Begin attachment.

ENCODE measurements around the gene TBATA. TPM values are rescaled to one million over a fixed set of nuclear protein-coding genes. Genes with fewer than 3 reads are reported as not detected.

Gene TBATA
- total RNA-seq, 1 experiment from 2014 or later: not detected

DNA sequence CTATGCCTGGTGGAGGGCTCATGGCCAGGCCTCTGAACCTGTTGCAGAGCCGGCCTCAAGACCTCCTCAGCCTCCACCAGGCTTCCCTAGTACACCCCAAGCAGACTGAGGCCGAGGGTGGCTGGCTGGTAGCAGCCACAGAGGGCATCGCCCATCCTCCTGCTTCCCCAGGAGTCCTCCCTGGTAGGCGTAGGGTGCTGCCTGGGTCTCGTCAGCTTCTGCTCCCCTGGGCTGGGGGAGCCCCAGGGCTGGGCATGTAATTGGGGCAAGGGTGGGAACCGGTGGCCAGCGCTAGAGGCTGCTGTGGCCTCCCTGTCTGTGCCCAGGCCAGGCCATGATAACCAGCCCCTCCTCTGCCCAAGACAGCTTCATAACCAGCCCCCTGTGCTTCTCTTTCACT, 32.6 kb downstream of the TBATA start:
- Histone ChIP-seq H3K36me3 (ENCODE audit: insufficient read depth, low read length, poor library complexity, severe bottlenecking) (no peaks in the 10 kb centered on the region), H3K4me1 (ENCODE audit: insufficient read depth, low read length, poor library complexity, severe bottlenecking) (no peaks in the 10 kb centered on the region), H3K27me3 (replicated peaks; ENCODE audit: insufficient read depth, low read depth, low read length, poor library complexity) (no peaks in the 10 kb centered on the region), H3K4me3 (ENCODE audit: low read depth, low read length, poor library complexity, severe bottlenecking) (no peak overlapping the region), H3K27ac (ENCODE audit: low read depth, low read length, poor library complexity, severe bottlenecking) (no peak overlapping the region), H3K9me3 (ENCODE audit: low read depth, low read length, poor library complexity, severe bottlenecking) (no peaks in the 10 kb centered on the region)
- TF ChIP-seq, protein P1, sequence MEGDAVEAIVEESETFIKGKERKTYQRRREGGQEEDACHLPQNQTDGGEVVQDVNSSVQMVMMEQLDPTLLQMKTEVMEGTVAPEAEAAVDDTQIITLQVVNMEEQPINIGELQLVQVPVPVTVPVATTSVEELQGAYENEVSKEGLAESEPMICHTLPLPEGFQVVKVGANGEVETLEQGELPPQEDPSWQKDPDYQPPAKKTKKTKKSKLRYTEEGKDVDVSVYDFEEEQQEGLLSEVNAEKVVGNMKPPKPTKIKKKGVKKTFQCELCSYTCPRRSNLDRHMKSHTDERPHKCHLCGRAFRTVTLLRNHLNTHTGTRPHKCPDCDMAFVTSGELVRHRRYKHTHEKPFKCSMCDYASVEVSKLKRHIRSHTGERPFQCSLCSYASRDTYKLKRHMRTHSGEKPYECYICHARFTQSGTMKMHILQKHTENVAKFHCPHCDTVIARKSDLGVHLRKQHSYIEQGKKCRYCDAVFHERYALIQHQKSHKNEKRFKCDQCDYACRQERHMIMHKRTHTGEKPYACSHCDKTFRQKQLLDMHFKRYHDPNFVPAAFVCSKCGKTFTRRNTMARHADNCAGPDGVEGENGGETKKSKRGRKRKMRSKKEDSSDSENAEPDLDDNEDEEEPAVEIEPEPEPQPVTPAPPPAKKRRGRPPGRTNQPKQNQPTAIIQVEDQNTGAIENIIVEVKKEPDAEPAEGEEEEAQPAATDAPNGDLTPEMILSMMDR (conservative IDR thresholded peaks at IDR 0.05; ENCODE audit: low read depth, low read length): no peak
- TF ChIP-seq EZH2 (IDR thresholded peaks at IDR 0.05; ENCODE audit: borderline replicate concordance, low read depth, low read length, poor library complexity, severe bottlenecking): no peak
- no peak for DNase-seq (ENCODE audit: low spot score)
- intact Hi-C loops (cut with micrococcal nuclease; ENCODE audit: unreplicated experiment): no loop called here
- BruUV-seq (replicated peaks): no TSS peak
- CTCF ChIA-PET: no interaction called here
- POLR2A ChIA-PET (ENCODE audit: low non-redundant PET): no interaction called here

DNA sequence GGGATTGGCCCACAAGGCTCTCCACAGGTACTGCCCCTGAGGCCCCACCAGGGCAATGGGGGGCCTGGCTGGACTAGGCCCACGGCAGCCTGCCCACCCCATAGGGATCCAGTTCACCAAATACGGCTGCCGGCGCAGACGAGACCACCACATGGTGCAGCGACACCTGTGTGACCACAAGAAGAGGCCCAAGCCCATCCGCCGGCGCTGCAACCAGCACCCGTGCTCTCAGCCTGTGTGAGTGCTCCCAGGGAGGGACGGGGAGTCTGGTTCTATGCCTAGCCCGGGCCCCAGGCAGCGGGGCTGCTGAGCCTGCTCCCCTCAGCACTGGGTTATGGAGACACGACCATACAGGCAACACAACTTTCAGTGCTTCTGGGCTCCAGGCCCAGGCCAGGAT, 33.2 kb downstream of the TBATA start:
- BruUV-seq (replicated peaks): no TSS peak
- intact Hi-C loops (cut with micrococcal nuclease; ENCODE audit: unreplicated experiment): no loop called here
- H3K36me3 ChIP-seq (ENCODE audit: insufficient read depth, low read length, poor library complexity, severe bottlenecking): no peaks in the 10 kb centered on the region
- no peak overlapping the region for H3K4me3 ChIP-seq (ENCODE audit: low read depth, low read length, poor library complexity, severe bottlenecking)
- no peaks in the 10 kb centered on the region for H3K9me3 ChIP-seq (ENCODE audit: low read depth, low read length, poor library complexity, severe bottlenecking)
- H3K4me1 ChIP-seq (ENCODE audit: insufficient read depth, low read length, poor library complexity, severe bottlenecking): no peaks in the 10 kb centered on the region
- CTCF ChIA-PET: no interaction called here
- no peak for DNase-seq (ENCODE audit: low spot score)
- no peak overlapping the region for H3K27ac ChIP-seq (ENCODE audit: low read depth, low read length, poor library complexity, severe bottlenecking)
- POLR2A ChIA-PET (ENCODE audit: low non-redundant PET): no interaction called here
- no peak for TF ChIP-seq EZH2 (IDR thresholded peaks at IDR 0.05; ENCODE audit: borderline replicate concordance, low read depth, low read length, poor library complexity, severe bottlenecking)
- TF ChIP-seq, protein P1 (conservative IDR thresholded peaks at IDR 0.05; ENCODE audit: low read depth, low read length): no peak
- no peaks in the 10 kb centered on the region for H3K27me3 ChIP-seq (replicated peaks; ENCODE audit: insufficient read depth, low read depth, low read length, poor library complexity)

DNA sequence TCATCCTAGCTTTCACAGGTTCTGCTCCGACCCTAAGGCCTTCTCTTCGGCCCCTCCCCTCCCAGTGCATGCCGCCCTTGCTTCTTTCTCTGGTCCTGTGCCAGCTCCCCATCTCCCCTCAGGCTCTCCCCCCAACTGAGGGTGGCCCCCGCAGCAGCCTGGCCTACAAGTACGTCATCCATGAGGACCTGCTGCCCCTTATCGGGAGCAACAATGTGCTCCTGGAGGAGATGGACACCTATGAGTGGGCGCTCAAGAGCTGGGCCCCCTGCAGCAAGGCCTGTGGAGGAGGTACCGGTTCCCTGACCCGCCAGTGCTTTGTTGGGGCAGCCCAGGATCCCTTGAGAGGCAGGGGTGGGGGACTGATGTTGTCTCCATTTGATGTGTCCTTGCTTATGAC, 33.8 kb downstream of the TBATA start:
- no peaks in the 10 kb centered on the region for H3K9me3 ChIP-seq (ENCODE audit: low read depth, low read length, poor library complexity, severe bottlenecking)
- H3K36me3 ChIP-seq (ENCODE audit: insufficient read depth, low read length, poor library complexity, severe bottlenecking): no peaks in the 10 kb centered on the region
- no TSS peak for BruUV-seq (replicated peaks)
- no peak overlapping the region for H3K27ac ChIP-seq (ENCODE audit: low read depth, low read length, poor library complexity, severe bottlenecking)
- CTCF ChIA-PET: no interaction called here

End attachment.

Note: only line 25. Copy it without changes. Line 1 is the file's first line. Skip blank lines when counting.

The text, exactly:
- TF ChIP-seq, protein P1 (conservative IDR thresholded peaks at IDR 0.05; ENCODE audit: low read depth, low read length): no peak